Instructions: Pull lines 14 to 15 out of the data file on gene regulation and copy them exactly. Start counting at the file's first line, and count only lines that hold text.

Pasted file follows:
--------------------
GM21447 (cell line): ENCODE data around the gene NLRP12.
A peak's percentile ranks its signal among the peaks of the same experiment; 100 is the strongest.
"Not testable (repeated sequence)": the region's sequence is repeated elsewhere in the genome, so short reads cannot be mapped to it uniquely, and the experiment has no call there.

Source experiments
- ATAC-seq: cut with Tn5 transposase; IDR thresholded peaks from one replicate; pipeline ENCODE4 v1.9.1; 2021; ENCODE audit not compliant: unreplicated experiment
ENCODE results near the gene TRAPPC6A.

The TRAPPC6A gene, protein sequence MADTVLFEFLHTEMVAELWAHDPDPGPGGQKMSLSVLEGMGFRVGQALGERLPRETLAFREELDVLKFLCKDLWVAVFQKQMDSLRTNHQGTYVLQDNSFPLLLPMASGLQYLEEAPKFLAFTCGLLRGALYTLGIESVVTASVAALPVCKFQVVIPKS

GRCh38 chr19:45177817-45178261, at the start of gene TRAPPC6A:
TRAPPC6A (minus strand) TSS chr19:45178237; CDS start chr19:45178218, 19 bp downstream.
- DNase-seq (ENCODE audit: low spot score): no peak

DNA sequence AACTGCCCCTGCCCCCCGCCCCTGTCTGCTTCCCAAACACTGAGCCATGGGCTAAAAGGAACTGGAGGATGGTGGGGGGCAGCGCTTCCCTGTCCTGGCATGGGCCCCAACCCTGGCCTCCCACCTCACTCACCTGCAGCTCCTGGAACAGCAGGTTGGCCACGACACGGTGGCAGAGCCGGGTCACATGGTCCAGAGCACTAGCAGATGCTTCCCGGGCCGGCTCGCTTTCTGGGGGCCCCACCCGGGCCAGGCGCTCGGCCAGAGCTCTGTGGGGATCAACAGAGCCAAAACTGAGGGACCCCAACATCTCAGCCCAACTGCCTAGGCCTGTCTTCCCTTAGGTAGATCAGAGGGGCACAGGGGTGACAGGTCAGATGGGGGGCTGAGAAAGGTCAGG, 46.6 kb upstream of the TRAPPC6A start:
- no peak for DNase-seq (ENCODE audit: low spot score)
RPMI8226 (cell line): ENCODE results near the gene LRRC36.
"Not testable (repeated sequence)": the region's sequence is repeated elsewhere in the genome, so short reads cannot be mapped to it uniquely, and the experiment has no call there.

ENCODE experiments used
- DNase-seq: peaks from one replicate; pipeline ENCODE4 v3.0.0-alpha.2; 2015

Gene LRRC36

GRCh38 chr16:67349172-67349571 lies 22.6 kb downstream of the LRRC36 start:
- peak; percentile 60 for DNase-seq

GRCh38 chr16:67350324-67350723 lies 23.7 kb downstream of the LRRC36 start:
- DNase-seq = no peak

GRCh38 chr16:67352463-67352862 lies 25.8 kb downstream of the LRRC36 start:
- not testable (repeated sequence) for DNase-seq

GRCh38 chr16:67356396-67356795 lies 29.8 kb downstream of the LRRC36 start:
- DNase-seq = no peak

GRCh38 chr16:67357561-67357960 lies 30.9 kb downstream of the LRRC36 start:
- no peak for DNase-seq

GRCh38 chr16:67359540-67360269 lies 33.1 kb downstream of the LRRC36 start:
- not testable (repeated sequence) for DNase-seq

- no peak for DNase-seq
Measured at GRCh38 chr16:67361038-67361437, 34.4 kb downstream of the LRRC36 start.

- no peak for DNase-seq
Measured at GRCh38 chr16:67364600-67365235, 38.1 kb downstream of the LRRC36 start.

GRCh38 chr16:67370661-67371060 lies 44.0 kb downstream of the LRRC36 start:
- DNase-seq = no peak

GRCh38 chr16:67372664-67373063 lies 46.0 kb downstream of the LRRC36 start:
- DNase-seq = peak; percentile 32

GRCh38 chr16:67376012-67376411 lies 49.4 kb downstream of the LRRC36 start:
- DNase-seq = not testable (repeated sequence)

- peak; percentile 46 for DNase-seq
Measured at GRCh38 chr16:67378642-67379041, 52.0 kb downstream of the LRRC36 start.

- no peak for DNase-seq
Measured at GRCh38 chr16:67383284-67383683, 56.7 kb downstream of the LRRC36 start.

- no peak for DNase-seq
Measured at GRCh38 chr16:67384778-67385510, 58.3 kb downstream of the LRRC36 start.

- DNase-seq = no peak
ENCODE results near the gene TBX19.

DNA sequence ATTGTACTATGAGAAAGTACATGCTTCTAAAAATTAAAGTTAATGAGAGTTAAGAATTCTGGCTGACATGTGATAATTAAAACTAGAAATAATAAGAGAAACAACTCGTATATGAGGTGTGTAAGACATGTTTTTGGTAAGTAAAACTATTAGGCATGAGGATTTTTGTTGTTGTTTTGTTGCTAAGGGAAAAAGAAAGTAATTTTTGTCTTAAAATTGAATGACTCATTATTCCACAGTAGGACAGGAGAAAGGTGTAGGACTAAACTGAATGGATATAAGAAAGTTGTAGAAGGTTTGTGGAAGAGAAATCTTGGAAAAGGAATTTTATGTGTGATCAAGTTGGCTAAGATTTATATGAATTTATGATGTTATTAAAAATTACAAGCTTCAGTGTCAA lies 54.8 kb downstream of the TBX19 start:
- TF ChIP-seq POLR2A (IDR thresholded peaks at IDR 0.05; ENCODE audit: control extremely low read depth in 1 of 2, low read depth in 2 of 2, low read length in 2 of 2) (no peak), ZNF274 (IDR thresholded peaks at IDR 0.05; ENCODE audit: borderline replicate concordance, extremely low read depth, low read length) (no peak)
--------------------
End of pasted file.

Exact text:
"Not testable (repeated sequence)": the region's sequence is repeated elsewhere in the genome, so short reads cannot be mapped to it uniquely, and the experiment has no call there.

ENCODE experiments used